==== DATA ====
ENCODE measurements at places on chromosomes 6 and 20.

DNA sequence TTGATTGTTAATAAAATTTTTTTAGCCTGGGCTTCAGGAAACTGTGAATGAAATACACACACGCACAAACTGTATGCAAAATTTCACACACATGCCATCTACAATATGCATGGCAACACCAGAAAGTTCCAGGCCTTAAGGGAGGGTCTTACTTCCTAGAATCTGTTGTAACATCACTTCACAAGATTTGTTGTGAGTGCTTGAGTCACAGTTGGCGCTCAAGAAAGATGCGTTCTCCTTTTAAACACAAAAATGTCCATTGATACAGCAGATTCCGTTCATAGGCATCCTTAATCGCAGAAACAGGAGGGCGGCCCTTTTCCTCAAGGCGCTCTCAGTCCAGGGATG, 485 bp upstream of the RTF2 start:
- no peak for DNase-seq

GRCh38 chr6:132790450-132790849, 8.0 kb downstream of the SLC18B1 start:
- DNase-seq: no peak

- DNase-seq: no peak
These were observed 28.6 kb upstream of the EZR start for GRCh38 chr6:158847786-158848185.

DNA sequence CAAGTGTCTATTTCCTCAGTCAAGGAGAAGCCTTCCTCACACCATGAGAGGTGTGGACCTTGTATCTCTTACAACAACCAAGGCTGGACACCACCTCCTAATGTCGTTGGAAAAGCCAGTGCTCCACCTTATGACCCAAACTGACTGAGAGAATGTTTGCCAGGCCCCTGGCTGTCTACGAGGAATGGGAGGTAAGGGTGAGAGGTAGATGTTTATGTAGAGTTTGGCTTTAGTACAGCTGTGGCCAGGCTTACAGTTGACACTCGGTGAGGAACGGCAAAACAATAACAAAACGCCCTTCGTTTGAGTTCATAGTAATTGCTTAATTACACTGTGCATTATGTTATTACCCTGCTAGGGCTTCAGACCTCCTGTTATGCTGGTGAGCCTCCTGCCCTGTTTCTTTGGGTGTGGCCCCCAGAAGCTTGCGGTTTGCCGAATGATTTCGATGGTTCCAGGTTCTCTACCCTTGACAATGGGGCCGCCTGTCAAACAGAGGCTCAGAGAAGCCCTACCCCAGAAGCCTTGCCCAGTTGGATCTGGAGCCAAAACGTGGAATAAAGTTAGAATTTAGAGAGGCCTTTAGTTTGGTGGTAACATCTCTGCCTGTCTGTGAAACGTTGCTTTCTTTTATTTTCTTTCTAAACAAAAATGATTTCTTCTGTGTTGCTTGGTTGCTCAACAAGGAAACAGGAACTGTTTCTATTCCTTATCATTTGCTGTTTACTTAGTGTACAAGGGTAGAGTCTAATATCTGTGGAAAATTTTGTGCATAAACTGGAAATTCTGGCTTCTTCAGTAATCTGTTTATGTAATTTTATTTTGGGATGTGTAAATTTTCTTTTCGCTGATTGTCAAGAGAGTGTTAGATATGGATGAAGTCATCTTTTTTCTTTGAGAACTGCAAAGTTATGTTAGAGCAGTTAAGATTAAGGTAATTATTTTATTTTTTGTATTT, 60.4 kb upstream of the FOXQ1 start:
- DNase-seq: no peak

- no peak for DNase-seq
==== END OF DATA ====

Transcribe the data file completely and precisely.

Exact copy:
ENCODE measurements at places on chromosomes 6 and 20.

DNA sequence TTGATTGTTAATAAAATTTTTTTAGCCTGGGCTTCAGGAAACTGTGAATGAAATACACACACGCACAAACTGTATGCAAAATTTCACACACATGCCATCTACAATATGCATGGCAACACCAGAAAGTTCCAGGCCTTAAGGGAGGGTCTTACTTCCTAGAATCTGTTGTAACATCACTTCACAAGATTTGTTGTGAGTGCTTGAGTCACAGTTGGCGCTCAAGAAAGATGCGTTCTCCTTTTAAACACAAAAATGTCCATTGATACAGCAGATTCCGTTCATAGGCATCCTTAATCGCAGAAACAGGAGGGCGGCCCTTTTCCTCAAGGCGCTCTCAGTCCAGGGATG, 485 bp upstream of the RTF2 start:
- no peak for DNase-seq

GRCh38 chr6:132790450-132790849, 8.0 kb downstream of the SLC18B1 start:
- DNase-seq: no peak

- DNase-seq: no peak
These were observed 28.6 kb upstream of the EZR start for GRCh38 chr6:158847786-158848185.

DNA sequence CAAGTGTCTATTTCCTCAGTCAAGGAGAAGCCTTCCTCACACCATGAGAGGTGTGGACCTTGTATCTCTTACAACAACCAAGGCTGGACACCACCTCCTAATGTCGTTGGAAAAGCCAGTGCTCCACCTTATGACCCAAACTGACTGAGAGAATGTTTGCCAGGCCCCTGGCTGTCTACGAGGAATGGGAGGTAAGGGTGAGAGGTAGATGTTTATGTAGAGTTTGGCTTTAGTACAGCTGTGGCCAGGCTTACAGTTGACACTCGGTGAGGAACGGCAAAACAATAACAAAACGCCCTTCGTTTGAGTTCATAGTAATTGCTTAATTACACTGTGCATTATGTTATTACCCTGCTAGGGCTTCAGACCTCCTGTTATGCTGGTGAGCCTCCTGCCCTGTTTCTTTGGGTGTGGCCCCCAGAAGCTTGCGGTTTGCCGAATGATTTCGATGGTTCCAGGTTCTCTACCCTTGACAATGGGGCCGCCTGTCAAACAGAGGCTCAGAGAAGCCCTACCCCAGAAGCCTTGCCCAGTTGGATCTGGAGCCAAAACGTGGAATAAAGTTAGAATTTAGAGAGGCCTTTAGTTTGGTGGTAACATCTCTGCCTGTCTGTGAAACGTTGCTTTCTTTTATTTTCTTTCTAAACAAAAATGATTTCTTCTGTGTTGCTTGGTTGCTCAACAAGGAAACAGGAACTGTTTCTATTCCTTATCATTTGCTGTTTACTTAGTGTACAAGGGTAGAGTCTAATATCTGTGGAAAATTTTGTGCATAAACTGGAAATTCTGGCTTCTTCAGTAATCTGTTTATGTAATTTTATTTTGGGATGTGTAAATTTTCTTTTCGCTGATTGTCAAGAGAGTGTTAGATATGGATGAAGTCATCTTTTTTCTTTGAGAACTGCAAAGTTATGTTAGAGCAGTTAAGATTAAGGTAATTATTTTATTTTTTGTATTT, 60.4 kb upstream of the FOXQ1 start:
- DNase-seq: no peak

- no peak for DNase-seq